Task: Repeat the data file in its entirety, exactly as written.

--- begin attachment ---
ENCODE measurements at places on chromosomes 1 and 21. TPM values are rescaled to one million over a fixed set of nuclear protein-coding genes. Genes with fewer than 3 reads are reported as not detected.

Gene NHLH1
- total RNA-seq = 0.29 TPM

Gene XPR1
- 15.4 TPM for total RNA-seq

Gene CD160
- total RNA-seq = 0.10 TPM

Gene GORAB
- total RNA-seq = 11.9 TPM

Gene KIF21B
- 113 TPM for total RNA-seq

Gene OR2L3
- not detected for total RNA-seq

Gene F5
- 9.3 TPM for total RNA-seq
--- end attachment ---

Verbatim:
ENCODE measurements at places on chromosomes 1 and 21. TPM values are rescaled to one million over a fixed set of nuclear protein-coding genes. Genes with fewer than 3 reads are reported as not detected.

Gene NHLH1
- total RNA-seq = 0.29 TPM

Gene XPR1
- 15.4 TPM for total RNA-seq

Gene CD160
- total RNA-seq = 0.10 TPM

Gene GORAB
- total RNA-seq = 11.9 TPM

Gene KIF21B
- 113 TPM for total RNA-seq

Gene OR2L3
- not detected for total RNA-seq

Gene F5
- 9.3 TPM for total RNA-seq